End-of-Semester Survival Tips

I recognize that this will seem impossible given my remarkably young age (ahem), but I'm currently in the throes of competing my 28th semester of teaching at the collegiate level.  You learn some useful lessons when you complete an activity 28 times.  For example, I've learned that no matter how smoothly a semester wraps up, the process always takes something out of you. If you let it, it'll deplete you to the core, which is why it's not uncommon to end a semester and immediately experience a total immune system collapse.  That's never fun.

Thankfully, there are several tips that can help you to finish strong.

Stay Organized.  I've joked with my students that the end of a semester is like triage.  You're required to move briskly between All The Things, treating the most urgent cases, reviving what's fading, and minimizing casualties.  Everything vies for your attention at once, and when this occurs it's easy to grow disoriented.  My mind becomes like a bulletin board covered with post-it notes with a high-powered oscillating fan blowing on it.  Every thought is flapping in the breeze, dangerously loose, capable of being whisked away and eternally forgotten.

That's why it's so essential to stay organized.  I write lists with incremental goals so I have concrete incentive to maintain a productive grading pace. I create distinct blocks of time to check and reply to email so it doesn't morph into a perpetual, yet halfhearted, task.  I (mostly) abstain from social media.  I plan easy dinners that don't require much thought or effort.

Order is a powerful antidote to being overwhelmed.

Remember Self-Care.  I'm not perfect, but I aim for a baseline of three self-care goals when a semester ends: maintain regular exercise, get 7 hours of sleep each night, and stay hydrated.  This not only keeps a semblance of routine, but it also keeps my body functioning.  Short breaks -- like a walk around my building when I'm on campus or around my yard when I work from home -- stave off computer-screen fatigue, restore energy, and provide helpful diversion.

As Mr. Miyagi once wisely said, "Don't forget to breathe. Very important."

Set Clear Boundaries.  In my final classes as we're wrapping up logistics, I relay an example from the reality show, Survivor.  At the end of each episode, Jeff Probst, the host, says, "Once the votes are read the decision is final. I'll go tally the votes."  His statement is definitive; it's not the time for negotiation. Similarly, I explain, once final grades are posted, the decision is final.  I don't fulfill last-minute special requests for extra credit.  I'm not swayed by students' unexpected discoveries that they need a certain grade to get accepted to this internship or that graduate/med/business school.  I don't entertain Hail-Mary questions like, "What is my grade and how can it magically become an A?"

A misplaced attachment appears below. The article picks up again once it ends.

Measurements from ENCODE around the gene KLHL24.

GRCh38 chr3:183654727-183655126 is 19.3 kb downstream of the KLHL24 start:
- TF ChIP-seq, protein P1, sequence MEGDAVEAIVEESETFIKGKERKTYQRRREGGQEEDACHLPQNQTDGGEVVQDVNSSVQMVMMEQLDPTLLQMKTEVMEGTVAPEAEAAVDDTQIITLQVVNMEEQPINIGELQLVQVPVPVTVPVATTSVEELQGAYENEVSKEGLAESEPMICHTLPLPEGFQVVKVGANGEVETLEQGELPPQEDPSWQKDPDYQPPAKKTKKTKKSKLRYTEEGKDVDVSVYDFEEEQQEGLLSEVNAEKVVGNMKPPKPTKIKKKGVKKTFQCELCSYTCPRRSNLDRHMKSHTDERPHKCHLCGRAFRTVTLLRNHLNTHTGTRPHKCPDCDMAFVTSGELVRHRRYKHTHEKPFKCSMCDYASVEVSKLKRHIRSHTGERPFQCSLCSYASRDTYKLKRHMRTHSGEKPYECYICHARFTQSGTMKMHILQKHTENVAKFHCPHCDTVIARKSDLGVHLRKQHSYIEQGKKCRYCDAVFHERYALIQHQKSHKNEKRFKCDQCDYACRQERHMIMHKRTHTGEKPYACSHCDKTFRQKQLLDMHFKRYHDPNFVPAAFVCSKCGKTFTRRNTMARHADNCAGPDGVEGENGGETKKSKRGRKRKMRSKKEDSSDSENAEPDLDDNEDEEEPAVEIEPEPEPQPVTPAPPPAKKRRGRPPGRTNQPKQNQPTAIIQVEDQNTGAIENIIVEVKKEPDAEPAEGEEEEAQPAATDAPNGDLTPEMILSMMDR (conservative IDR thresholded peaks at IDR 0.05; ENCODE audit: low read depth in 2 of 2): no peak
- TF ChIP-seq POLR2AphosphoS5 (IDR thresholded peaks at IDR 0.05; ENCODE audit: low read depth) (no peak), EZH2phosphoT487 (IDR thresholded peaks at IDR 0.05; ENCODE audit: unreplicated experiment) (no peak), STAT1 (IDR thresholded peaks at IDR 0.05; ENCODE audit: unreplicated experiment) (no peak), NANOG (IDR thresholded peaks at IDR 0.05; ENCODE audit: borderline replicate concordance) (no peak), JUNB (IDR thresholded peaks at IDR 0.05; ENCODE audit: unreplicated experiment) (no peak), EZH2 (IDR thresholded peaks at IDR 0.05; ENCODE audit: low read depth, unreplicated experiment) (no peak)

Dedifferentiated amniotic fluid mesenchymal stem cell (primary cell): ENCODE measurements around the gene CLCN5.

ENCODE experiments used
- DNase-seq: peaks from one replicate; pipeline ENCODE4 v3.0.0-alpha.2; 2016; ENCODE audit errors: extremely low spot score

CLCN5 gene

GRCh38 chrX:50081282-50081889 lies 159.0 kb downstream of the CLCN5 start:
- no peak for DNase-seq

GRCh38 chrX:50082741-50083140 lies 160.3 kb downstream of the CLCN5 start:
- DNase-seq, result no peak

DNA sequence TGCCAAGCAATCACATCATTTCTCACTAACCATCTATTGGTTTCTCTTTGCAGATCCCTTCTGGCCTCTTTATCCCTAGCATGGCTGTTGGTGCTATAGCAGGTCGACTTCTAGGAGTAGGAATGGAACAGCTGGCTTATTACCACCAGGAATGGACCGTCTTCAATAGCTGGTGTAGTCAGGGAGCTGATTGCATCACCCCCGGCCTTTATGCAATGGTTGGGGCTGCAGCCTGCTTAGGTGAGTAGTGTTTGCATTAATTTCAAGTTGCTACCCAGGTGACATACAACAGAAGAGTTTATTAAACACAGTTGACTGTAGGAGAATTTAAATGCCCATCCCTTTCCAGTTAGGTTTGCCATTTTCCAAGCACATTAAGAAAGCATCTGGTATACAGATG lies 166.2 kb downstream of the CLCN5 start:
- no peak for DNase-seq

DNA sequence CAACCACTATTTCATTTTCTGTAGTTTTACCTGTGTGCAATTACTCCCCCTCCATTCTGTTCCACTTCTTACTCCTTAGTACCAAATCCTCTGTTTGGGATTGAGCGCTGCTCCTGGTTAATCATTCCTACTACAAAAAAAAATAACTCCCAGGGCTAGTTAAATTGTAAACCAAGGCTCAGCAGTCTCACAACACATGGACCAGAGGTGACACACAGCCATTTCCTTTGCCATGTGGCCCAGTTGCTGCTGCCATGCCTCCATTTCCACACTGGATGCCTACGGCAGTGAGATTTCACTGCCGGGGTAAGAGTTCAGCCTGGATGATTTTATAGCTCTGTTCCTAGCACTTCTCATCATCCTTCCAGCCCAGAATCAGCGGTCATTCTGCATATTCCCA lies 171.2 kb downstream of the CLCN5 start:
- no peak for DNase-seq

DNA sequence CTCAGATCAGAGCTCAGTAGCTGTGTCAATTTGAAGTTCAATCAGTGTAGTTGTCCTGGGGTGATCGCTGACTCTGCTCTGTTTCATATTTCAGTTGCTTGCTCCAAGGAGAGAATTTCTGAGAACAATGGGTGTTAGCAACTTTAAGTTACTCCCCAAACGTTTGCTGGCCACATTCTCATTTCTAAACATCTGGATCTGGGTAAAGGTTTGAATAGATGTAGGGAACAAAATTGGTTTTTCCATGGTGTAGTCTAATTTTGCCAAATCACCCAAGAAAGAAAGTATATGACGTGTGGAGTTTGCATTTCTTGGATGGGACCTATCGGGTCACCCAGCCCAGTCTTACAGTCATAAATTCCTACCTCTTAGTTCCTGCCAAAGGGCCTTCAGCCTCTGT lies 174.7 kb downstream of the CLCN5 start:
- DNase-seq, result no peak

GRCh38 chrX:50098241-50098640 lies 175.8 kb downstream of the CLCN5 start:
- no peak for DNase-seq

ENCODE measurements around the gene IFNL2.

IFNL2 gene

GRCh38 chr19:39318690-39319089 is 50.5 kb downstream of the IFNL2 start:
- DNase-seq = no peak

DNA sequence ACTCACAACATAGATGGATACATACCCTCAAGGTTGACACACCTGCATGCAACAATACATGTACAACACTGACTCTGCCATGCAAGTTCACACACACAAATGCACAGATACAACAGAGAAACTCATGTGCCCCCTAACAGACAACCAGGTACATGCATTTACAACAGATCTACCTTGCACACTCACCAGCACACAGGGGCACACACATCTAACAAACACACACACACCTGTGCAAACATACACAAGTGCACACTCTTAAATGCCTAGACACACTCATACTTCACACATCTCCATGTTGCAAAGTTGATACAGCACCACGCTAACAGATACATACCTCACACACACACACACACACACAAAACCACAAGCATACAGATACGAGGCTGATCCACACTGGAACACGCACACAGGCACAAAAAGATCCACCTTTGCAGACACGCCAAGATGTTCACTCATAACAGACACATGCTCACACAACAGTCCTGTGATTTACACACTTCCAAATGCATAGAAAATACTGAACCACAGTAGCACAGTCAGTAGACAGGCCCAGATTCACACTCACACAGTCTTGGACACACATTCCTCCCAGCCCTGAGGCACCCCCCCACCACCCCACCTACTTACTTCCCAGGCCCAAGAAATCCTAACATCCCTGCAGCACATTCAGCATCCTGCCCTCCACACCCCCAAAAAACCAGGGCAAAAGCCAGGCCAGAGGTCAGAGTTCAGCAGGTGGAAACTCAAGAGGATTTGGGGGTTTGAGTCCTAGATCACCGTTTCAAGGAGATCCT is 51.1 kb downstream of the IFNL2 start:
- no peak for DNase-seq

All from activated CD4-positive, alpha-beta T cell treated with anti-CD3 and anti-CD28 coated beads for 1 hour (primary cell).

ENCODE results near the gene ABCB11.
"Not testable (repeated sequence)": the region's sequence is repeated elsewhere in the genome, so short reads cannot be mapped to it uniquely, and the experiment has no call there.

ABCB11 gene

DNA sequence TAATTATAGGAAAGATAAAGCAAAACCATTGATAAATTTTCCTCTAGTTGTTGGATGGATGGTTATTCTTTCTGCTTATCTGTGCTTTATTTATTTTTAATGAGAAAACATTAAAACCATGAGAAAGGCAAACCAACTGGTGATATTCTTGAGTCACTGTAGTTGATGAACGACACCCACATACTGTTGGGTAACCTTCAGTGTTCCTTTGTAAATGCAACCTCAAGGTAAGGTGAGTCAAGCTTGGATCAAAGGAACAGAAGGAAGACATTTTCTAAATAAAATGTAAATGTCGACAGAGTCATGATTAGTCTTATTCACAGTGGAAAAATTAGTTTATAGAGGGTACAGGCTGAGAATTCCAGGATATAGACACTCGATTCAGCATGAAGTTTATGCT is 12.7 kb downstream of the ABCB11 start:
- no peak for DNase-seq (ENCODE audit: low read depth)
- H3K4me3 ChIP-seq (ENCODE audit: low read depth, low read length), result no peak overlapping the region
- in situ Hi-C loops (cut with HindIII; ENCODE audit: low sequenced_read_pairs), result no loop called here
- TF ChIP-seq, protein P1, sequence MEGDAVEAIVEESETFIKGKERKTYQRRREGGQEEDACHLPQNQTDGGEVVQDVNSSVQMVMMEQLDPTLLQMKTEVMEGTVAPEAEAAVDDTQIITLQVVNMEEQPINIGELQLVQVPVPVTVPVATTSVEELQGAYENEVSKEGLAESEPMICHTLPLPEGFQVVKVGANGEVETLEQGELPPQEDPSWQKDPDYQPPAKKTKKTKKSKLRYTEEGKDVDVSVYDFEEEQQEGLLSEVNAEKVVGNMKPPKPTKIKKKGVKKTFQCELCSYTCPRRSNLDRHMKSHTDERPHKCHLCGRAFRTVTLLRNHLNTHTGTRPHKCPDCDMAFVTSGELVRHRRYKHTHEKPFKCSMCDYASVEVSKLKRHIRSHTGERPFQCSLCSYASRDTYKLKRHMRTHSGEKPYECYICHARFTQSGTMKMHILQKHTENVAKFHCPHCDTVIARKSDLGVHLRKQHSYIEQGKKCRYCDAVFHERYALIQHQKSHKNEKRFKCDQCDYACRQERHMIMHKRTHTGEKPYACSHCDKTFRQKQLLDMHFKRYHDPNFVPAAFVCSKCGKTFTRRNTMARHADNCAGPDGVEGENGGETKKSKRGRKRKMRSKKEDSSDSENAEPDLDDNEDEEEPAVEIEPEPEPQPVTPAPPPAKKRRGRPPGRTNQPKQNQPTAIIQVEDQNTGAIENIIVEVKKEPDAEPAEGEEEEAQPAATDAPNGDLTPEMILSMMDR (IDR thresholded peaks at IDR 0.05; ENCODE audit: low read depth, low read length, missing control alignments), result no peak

And -- I explain to my students -- I do this out of fairness, consistency, and integrity to standards, not from a lack of kindness or empathy.  Every single time, I observe students nodding as I speak.  They understand the game, after all.  When I proactively set boundaries in a firm, yet neutral, way, they also accept that I don't play it. 

This simple talk makes the end of a semester so much easier!  It's significantly less draining to calmly explain this principle to a classroom full of students up-front than to receive multiple emotionally draining and personalized emails with the subject line "Final Grade" later.

Once the grades are tallied, the decision is final.  I'll go tally the grades.  Clear expectations and boundaries for the win!

And those, my friends, are my end-of-semester survival tips.  I will now be grading until I die, come to my senses, give up, or reach the bottom of the multiple stacks. I'm banking on the latter option.  It's almost in the books.  Here's to the close of another semester!


My Reaction to Juicy Pear Jelly Beans. Every. Single. Time.

My thought process every time I eat Jelly Belly Juicy Pear jelly beans:

"These are amazing! Amazing! They taste exactly like I'm eating a juicy pear. Uncanny!"

Three second pass. Another realization dawns.

"I could have just eaten a pear, couldn't I?"

Be Still and Know

Yesterday evening my church hosted a special service.  I knew the event would be good, but the timing wasn't.  By the time I arrived (nearly a half hour late) with my three kids in tow, we all felt frazzled.  I ushered the girls to their youth classes and then grabbed a seat in the back of the sanctuary, not convinced if my efforts to get there would be worth it.

The very first verse I heard the speaker share was this:
Be still and know that I am God.  (Psalm 46:10)
I had forgotten about this verse. (How appropriate in the face of all my rushing.)